provided a tool that can be used by the potential user to preview the maps. See http://www.garmin.com/cgi-bin/mapgen/mapgen.pl?p=131073&z=1&w=350&h=350&rz=0&k=1&sc=1
Why would we call "3rd
class" the maps that potentially have more detailed coverage than the
2nd class maps? It is because of a very important factor:
The Map Accuracy
Checking the base map detail to the
CDAL database we found that the BaseMap may be frequently off by several hundred
The same area covered by the CN
uploadable maps is depicted very accurately.
In fact, the detailed, uploadable
maps are spot on and possibly even more accurate than the CDAL database...
CN includes many POIs for the
cities with the street level detail (1st class coverage areas). There are few
POIs for the 2nd class coverage areas. Other than that, not much about the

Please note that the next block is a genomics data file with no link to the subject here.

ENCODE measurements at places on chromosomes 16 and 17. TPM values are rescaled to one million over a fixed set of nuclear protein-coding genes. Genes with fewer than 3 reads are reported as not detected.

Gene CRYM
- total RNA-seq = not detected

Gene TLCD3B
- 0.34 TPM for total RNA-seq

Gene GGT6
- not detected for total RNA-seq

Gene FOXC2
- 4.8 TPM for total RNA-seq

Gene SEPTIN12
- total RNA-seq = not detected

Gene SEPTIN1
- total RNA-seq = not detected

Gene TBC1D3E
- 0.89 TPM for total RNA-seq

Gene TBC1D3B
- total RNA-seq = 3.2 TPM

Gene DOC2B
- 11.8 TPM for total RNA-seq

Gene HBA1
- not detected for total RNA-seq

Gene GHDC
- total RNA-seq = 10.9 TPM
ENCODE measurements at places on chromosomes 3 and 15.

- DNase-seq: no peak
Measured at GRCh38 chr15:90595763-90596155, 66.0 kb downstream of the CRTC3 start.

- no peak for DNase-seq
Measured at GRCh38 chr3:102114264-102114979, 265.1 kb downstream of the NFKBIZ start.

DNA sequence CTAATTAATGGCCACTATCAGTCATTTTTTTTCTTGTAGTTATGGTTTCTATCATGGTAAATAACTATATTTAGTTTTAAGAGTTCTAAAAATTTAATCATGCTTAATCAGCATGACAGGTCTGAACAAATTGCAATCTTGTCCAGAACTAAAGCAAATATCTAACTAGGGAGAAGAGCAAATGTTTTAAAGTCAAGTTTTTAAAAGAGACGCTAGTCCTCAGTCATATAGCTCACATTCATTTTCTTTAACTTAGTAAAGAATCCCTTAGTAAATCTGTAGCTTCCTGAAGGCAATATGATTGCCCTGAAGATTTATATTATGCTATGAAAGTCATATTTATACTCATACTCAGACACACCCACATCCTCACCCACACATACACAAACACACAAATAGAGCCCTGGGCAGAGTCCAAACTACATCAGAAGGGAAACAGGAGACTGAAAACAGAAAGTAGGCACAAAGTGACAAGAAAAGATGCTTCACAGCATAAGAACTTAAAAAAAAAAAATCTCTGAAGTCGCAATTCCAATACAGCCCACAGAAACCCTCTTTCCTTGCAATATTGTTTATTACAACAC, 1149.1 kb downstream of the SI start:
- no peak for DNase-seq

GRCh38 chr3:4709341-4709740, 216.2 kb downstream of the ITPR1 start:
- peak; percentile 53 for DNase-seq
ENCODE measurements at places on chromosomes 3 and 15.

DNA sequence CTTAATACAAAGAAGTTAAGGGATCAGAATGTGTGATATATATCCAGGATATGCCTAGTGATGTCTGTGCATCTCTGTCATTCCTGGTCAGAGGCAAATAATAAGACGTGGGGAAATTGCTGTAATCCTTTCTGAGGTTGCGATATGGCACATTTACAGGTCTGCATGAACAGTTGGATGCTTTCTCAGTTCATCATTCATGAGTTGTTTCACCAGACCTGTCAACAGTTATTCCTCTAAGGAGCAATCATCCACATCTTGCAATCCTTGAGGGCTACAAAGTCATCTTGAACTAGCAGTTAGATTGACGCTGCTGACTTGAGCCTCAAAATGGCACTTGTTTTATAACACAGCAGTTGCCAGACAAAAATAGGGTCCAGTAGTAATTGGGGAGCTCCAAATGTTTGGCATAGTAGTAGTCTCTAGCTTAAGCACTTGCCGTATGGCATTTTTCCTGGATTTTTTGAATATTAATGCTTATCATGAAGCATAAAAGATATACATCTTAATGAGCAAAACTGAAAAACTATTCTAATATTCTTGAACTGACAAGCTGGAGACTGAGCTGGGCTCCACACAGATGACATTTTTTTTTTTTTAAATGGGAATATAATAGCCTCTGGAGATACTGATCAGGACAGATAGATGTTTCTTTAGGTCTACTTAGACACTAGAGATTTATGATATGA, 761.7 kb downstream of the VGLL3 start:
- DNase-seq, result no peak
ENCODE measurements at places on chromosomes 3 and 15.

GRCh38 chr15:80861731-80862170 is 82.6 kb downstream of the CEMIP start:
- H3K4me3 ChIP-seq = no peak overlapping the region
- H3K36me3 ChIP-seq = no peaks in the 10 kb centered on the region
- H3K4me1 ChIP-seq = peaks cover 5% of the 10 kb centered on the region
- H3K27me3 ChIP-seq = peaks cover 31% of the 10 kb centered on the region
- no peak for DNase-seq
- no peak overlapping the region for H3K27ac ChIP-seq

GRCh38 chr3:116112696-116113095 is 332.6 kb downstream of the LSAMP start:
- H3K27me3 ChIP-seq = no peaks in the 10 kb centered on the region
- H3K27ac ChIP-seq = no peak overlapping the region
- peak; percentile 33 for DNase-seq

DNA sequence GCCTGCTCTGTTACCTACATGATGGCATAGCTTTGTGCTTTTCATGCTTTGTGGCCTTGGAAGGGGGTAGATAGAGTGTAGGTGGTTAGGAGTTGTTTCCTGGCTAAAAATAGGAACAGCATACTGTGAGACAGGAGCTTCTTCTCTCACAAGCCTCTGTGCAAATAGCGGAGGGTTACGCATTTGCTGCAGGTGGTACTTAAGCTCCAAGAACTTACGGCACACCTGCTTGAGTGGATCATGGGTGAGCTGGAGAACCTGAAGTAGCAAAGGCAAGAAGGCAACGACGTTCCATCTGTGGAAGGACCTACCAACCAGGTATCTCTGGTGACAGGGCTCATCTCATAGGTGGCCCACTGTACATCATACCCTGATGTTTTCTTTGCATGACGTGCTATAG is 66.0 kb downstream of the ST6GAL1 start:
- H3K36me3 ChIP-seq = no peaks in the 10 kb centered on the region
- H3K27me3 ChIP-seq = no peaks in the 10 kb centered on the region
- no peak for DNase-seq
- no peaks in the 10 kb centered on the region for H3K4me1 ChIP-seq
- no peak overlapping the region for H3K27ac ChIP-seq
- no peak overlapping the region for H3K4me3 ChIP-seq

POIs has changed from the MetroGuide Canada. Instead of us retyping the same
thing over, you can see the comments here.
SP3 is using maps to create the
turn by turn routes. By design, it is always trying to use the most accurate
maps first and base map detail later. Creating an automatic route between a
point that is within an uploaded map coverage area and a point that is covered
only by the base map detail may lead to unexpected results.
Look at the screenshot below. The
(yellow) route was automatically generated between two points that were just a
couple hundred kilometers apart. The software was forced to look for a common
point that is on a border between the base map and a detailed map to lead the
route from one to the other. The detailed map was missing a section of highway
144. The closest route that could be automatically generated was....
That's a trip that we would not